Anyway I’m getting off-track. The point is for me personally Battlefront was the better use of my gaming budget, even though I agree Halo 5 is objectively a better game. Had I only been able to afford one of the two, professional reviews would’ve pointed me towards Halo 5; they would’ve steered me wrong.

How can we fix this? I’m not sure we can. The problem is that most game reviewers aren’t like me, nor can they play like me. If I’d had to play Battlefront for 5 hours/day for a week in order to get a review written I’d probably feel much less favorable towards it. There are a lot of modes in the game and some of them I really don’t like, so I just ignore those modes and focus on the ones I do enjoy. A reviewer can’t do that, s/he has to review every aspect of a game. And almost by definition a game reviewer is more ‘hardcore’ than I am; if they were casual gamers they probably never would’ve gotten into reviewing games.

None of this is speculation. Back in those old print days I was a professional game reviewer and one of the editors of a print gaming magazine. I know that tight deadlines impacted how I felt about a game. Also over time popular genres would get reviewed slightly less favorably because I’d played so many of them already. For me it was the days when real-time strategy games were on top. When I was playing my 25th RTS of the year I had a different view of things from the reader who was playing his second.

I wish I had a suggestion for how to ‘fix’ reviews, but I don’t. The only thing I can fix is me, and my fix is just not to pay very much attention to them anymore and instead ask like-minded friends how they felt about a game, or failing that, watch someone play on Twitch or YouTube.

6 thoughts on “Why reviews don’t matter (much) to me.

  1. I haven’t given it much thought, but reading this, I think maybe I still read reviews just to get the reviewer’s insight to certain aspects of the game, or possibly its development, that I was unaware of. Also what emotional state, if any, did he express about the game? But I don’t think I’ve purchased a game based off a review for a long, long time.

    If anything these days it’s peer pressure from You Guys� that causes the majority of my impulse purchases. LOL

    But I have noticed a not-entirely gradual trend toward rejecting the YouTube and Twitch scene initially to checking YouTube first today, and watching (at least for a short while) Twitch streams of games I’m curious about but likely won’t jump the fence for. Rainbow 6 Siege comes to mind. I’ve been watching a ton of streams but it’s painfully obvious that success needs communication and I don’t have a gang of friends who I can play that regularly with.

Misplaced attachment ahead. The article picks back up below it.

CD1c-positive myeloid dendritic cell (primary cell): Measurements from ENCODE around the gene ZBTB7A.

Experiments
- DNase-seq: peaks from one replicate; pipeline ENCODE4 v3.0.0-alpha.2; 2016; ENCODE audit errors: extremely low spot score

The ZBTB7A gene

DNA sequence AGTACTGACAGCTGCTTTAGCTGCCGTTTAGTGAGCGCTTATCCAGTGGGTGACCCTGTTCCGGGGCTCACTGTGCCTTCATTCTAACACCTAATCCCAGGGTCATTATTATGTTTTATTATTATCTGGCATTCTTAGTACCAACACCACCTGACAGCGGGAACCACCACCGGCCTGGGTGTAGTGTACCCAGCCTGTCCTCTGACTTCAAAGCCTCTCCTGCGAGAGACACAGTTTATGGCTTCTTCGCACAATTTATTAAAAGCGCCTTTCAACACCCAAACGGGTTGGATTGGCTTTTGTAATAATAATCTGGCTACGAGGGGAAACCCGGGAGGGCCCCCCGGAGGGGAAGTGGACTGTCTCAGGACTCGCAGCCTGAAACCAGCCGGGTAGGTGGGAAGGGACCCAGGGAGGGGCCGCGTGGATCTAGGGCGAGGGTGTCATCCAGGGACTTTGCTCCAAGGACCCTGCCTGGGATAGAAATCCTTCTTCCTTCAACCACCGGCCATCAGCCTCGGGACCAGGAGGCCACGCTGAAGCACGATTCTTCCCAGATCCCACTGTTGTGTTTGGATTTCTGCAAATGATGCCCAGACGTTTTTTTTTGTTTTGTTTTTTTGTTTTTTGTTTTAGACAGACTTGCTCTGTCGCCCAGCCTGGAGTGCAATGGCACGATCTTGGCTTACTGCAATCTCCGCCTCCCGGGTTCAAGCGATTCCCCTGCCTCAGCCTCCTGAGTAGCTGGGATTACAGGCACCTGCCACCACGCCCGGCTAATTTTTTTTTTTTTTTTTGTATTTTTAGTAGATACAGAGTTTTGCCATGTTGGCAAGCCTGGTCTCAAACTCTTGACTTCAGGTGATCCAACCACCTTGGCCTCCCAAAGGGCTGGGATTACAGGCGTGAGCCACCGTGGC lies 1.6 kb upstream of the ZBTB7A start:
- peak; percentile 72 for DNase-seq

Not to mention I have issues with the recent trend of charging full $60 prices for MP-only games like Siege and Battlefront that didn’t add anything to the mix to replace the SP content they cut out. I’m not paying extra for half a game, if that makes sense? If the developers had pushed the envelope a bit and created something new to take the place of the missing SP campaign, or at the very least released more MP maps and modes rather than less, perhaps I’d have a different perspective. But they didn’t, so screw ’em.

  2. Tell me again WHY we aren’t running a game review site for older people? XD

    Which is only half-joking. I ditched “reviews” a long time ago because reviewers always seemed more excited about their opportunities to play to the audience they want, which I think does a disservice to the act of providing actual intel about a game. Reviews will always only be relevant to those who agree with them because they wear their objectivity on their sleeves. We need an Edward R. Murrow of video game reviews: no adjectives, no “look how witty I am and how many swear words I know”, just facts.